Deep inside the Earth it is very hot.
Hot lava from inside the Earth comes out in volcanoes.
In some places, hot steam from inside the Earth shoots out.
In some places, there are pools of hot water.
We can use all this to heat our homes.
'Geo' means 'earth' and 'thermal' means 'heat', so geothermal energy is heat found inside the earth.
The top three metres of the Earth keep a constant temperature. But we know that deep inside the Earth it is extremely hot because we see the lava and hot steam that come out of volcanoes and geysers, and we see places that have natural hot mud or water springs.
Humans have enjoyed bathing in hot springs for thousands of years.
Using geothermal energy
We can use geothermal energy in our buildings as hot water and heating. It is renewable energy and can heat a home in winter and remove summer heat from the building and transfer it into the ground.
From deeper in the Earth, geothermal water can be piped into homes and offices for heating. In some places, such as Iceland, geothermal hot water is piped under roads and footpaths to melt the ice and snow in winter.
We can also use geothermal energy to make electricity by drilling about one and a half kilometre or more to tap underground steam or hot water storages, and use it to drive turbines that generate electricity. This is done in different ways:
the oldest is the dry steam method that uses steam found in deep cracks in the rocks to drive turbines;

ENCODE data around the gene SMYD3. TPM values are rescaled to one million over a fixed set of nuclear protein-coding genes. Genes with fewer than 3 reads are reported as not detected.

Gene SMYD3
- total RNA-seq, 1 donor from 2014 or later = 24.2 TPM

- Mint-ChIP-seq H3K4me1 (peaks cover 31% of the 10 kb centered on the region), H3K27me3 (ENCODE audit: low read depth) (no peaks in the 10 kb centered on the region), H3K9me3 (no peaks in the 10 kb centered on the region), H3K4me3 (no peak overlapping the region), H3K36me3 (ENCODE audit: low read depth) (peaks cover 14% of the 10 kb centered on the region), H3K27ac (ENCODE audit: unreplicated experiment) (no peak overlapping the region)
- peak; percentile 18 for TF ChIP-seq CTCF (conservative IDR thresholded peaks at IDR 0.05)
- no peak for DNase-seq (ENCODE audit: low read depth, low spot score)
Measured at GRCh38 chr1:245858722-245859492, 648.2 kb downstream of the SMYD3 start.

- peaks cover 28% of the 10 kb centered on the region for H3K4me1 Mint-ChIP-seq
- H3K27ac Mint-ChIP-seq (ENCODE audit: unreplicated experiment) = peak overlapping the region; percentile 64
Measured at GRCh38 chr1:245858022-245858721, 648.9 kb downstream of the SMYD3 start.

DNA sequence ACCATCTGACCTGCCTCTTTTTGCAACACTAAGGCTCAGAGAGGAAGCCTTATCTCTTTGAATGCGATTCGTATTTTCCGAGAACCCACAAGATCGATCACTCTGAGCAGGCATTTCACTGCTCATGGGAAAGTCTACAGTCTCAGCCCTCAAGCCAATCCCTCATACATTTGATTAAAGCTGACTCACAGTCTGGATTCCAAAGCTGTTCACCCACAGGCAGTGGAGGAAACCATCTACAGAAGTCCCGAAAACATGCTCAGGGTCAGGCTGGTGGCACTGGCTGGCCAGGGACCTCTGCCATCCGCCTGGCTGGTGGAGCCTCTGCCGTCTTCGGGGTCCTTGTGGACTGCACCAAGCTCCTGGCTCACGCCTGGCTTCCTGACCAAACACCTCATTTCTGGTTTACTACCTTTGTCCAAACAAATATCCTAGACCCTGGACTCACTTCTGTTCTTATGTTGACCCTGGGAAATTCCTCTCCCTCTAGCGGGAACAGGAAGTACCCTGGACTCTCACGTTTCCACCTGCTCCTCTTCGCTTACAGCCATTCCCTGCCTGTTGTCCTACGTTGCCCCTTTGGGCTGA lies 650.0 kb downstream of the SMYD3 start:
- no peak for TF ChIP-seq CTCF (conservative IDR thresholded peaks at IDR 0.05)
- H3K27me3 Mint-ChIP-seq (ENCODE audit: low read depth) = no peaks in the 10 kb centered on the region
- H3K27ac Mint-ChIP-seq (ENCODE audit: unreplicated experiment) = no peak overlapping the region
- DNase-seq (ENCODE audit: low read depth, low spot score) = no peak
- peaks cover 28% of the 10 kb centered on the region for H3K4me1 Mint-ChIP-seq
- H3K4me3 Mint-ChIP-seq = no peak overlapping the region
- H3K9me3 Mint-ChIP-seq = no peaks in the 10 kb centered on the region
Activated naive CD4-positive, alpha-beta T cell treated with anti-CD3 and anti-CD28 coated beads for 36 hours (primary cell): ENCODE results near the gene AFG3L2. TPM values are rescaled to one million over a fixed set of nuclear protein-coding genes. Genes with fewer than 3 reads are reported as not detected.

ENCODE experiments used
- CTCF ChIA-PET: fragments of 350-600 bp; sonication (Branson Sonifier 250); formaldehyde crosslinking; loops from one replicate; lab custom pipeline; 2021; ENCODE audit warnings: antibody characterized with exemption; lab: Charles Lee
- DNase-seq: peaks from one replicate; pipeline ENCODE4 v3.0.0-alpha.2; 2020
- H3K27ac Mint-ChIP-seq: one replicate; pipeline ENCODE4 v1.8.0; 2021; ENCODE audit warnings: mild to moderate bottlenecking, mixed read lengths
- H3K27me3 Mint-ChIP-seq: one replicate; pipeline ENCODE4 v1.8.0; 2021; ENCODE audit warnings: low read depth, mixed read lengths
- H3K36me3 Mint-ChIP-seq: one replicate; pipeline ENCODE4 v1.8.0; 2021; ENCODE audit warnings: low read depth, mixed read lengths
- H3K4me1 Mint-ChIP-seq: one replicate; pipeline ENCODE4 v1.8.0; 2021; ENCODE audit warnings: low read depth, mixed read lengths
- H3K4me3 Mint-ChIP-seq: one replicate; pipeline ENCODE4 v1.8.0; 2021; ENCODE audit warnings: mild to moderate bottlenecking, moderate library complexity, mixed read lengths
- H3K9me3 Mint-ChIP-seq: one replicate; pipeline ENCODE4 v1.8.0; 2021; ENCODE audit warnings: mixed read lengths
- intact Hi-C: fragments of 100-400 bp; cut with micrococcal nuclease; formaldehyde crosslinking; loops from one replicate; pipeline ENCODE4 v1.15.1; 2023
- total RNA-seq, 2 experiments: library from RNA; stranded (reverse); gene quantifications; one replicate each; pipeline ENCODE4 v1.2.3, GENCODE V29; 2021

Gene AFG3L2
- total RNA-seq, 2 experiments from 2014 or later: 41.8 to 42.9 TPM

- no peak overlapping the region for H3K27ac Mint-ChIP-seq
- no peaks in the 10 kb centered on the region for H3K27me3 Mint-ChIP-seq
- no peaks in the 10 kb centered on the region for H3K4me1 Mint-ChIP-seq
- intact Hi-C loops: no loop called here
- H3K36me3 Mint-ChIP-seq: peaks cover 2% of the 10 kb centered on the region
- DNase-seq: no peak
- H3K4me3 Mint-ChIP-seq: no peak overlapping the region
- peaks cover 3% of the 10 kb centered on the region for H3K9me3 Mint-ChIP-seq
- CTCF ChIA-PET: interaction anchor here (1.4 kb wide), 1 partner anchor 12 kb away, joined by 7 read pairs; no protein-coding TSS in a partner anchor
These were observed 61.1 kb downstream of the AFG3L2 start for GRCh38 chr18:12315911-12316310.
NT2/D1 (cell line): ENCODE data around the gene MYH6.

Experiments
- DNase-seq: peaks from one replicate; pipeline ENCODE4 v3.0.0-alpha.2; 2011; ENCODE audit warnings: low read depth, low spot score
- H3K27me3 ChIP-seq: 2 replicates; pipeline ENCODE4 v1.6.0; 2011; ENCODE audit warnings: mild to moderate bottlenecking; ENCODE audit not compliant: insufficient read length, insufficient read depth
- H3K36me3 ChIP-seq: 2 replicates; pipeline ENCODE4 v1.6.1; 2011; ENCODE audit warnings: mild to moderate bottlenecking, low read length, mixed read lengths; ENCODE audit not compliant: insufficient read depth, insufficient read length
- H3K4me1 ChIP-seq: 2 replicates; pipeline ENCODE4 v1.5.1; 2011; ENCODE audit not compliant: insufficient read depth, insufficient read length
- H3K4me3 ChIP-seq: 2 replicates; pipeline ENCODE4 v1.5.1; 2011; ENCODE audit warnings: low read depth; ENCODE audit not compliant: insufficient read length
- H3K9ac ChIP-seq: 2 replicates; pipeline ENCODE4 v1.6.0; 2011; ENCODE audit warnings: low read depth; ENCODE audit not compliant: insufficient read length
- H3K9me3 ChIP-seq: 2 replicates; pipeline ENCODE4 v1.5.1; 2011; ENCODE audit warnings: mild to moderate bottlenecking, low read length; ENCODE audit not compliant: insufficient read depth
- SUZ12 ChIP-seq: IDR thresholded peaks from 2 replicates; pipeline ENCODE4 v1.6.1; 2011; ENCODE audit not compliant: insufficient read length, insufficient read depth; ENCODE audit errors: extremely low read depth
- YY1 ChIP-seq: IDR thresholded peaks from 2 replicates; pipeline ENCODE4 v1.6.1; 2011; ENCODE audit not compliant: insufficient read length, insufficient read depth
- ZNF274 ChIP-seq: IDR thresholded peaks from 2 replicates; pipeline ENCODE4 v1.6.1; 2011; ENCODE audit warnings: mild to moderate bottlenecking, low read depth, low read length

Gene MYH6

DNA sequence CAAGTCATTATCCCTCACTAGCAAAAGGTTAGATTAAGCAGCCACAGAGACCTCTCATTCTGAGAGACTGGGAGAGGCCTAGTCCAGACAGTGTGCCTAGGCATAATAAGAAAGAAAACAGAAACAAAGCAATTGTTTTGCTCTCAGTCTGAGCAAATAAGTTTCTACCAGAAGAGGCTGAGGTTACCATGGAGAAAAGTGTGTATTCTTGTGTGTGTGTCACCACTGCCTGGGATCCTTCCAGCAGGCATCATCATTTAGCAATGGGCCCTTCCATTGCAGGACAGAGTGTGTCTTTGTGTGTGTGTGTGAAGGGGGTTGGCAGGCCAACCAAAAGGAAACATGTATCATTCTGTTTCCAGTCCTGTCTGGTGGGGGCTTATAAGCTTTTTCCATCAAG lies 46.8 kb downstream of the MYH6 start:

the flash method moves extremely high pressure water into low pressure water that is cooler, and this creates steam that drives the turbines;
the binary method passes very hot water through another liquid that has a lower boiling point than water, causing that liquid to become steam that drives the turbines.
The advantages of geothermal energy
The advantages of geothermal energy are that no fossil fuels such as coal or oil need to be burned, so no harmful substances affect the air, and it is less expensive.
Geothermal energy is constant so it is always available. However, the heat in some places may eventually cool down.
There is some concern that some tapping of geothermal energy may release a gas called hydrogen sulfide, which smells like rotten eggs.
This technology is still developing and being investigated, so at the moment only a small part of the world's electricity is made this way. Some countries produce more geothermal electricity than others: for example, Iceland has about 25 active volcanoes and many hot springs and geysers, and so geothermal energy is used to heat many of its buildings and swimming pools.